Passionate about voting this year? How many “votes” do you cast each day with your own actions?
A patient told me the other day that his local Board of Elections had destroyed his absentee ballot because it had been returned from a no-longer-current address. That required him to drive four hours to an airport, fly four more hours, cast his vote, and fly/drive back again. I told him it would be easy to conclude that the election won’t be decided by one vote and just forego all the time and expense of casting his ballot in person. “No,” he said, “I feel strongly about this election and I couldn’t live with myself if I pass on my right to vote.”
As our conversation continued, we started exploring how everything we do or don’t do is like voting. When we protect time for our most important relationships, it’s as if we’re checking a box on a ballot:
☒Treat your loved ones as precious
☐Take your loved ones for granted
When a person approaches us struggling with their brokenness, which box do we check?
☒ Be a non-judging, compassionate presence
☐ Offer moral judgment believing it’s just sound judgment
When we purchase products made in factories that do not pay a living wage, we cast a vote for that way of doing business. We even vote every time we buy coffee:
☐Not fair trade
Many people subconsciously keep a running tally of perceived successes or failures in their heads to decide if they will allow themselves to feel like a good enough person. Every time we ruminate on self-critical thoughts or compare our bodies or lives with someone else, we’re voting:
☒ I’m not good enough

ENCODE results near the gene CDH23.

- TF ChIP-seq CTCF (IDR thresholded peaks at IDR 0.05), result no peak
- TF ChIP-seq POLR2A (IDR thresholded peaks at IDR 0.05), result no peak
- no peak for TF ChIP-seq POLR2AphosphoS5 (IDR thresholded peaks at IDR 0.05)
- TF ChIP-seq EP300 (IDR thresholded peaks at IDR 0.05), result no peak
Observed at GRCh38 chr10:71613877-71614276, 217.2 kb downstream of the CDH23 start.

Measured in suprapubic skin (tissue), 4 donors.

☐ I’m good enough
This constant tallying of our strengths and weaknesses is not, however, our best approach to discerning our true worth. Keeping score is a game the small self plays. Here’s a phrase I explore sometimes with patients struggling with the feeling of never being good enough.
We write it down in large letters on a notepad and talk about how hard it is to live with that inadequate sense of oneself. Then I do a bit of editing.
Wow, hiding right there inside a statement of permanent inadequacy is the ultimate statement of our worth.
This sounds like the height of arrogance unless we realize it is true of ourselves and every other human being: I am God in my world and you are too! We are, at our best, filaments for the Highest possible energy. Whatever we mean by “God” is not just out there somewhere; it dwells in each of us. When we start taking this larger version of Self seriously, we’re caught less often in the small self’s scorekeeping.
Coming to know our large Self, the version of us always aligned with the indwelling Divine, is not a bootstrapping operation. Because our sense of being not-good-enough often begins in relationship wounds, we are healed in relationship. One of the most important things we can do on any day is cast a vote of confidence in another person’s full sacredness as a human being, no matter how broken they may feel at the moment. We can tell them we see their large Self even when they can’t. Each day is also another opportunity to cast aside complete identification with our own small self so that we can cast light into a world struggling with darkness.